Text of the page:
So I hooked her up to my Fender Hot Rod Deluxe because it just has killer cleans. Came up with a simple chord progression in D, recorded it, then laid down the lead. The “rhythm” part of this clip is with the neck pickup coil-tapped. The lead is with the guitar in the middle position, no coil-tapping. Give it a listen:

One of the first things that struck me was the super-organic, acoustic quality of the rhythm track. The inherent sustain creates lots of resonance, so it acts like the resonance chamber of an acoustic guitar. That’s really amazing. The guitar is probably about an inch and a half thick where the neck meets the body (no joint as this is a neck-through guitar), then tapers out to less than an inch around the body. At first glance, you wouldn’t expect this guitar to have so much sustain and resonance, but Perry’s design somehow creates tons and tons of sustain. Excellent!

When I played the lead, the humbuckers were simply thick and juicy, but without even a hint of boominess, even through my Hot Rod Deluxe, which can get pretty fat in the bottom end. Though I ultimately recorded the lead in a single take, I recorded it after about an hour of looping through the chord progression, just playing lead lines.

To me, that’s the mark of a truly great instrument. I lose all track of time when I’ve got a great instrument in hand. I’ll play for hours on end, and not stop. That’s how good Lana is. She can absolutely sing! I’d put her up against a Les Paul any day; and that’s saying a lot! Can’t wait to hook her up to my Plexi-style amps!

As to the recording, the guitar was recorded completely raw. I didn’t add any compression or EQ or do any mastering. The guitar was plugged straight into my Hot Rod, and I just set the Reverb on 3 to give it just a little grease. But that’s it. What you hear in the recording is just that.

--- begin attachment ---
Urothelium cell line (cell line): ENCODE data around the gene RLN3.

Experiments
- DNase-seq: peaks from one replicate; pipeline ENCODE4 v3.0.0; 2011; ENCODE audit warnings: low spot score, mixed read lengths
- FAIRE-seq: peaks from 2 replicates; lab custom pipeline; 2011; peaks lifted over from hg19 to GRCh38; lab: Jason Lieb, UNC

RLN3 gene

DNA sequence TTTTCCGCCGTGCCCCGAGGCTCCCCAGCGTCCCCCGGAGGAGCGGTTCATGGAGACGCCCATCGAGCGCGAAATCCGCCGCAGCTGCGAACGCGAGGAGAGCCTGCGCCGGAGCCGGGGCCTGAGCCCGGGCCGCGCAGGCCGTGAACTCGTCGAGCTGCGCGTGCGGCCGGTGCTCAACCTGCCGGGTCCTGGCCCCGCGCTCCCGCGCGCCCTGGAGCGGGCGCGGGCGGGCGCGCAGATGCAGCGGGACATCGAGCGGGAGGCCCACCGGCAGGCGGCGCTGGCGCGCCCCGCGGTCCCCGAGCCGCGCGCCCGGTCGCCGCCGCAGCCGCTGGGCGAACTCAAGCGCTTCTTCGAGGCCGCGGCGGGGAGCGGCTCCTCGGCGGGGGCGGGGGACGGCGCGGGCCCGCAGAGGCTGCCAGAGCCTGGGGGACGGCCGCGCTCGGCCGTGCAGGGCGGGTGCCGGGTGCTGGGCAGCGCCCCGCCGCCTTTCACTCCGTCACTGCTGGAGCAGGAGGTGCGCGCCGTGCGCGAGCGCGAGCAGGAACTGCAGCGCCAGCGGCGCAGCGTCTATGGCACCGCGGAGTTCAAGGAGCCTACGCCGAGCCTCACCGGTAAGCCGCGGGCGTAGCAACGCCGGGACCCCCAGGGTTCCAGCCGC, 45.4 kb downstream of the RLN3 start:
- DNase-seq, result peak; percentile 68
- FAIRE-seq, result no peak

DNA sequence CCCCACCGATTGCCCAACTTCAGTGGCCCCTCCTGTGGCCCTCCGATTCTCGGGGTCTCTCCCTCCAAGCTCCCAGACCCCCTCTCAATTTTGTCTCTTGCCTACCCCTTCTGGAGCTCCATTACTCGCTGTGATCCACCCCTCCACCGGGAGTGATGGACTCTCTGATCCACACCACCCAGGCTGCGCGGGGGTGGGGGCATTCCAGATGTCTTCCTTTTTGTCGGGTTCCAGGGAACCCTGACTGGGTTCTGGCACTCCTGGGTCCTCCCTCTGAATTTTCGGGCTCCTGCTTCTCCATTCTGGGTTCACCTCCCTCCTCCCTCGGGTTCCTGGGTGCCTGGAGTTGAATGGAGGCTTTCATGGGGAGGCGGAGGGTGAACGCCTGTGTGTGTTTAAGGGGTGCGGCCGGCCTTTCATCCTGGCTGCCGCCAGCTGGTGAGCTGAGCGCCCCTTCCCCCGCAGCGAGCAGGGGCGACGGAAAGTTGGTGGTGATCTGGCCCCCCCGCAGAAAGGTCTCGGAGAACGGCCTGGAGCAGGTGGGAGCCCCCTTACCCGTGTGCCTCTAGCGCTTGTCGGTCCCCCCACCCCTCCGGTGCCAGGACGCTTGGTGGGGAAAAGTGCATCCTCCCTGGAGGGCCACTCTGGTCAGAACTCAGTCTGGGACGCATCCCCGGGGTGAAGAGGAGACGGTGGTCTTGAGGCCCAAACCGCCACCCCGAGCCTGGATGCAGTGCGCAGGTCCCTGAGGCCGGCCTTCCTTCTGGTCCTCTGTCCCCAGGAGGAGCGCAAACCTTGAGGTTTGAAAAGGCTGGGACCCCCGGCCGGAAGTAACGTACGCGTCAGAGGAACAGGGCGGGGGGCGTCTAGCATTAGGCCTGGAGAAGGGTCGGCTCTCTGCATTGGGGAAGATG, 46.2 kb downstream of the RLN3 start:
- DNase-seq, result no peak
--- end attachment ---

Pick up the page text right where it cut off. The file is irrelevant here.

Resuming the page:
By the way, even before I do the formal review of Lana, she’s going to get 5 Tone Bones. I know, I’m letting the cat out of the bag, but this is such a damn great guitar that I’d be lying if I gave her anything less than a 5!

If┬á you’re looking for a great custom guitar, Perry is the man to talk to. I don’t have his contact info in front of me, so I’m not providing it just now. Perry, if you’re reading this, please let the folks here know how to reach you.

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Okay… hmm… what to say… How about OH MY F-IN GAWD!!! I recently wrote about Perry Riggs last week, and true to his word, he sent me out the guitar. It arrived this afternoon via FedEx. Funny aside, my wife called me up as soon as it arrived, and asked me, “Did you buy another guitar?”

I replied, “No honey, I didn’t. Why?”

She said, “Because a Gibson box just arrived from the FedEx guy. You bought another Les Paul didn’t you?!!!”

“Really honey, I didn’t. I promise!” I exclaimed, “It must be the guitar that I’m reviewing.”

“Well,” she said, “As soon as it arrived, I said, ‘He got another guitar!’ but the FedEx guy said, ‘You can never have too many guitars!'”

Gotta love it!!!

Anyway, as soon as I got home, I didn’t wait. I opened up the box, took the guitar out to my studio/garage, plugged her into my trusty Fender Hot Rod, and started playing. Didn’t do an inspection, didn’t make any measurements. “Lana” as she’s called is one of the most beautiful guitars I’ve ever seen in my life! She weighs something like six pounds, and her neck is perfect – really similar to a 60’s Les Paul neck, so I felt right at home, right away!

Well, I just had to share how she sounds, so here’s a clip (sorry for my little “clams,” I did this quickly in one take before I have to leave for tonight’s Sharks game at the Tank):

I played the first part of the clip in the bridge pickup, then in the second part of the clip, I switched to the neck and activated the coil tap to get that spanky, single coil tone. But unlike a single coil, the notes continue to sustain. Man, I love this guitar!

You have to be here to appreciate it fully, but Lana sustains for days! I can’t believe the natural sustain this guitar has! It’s as much as any Les Paul I’ve ever played, and she’s an absolute dream to play! Notes even bloom like a Les Paul, which is amazing.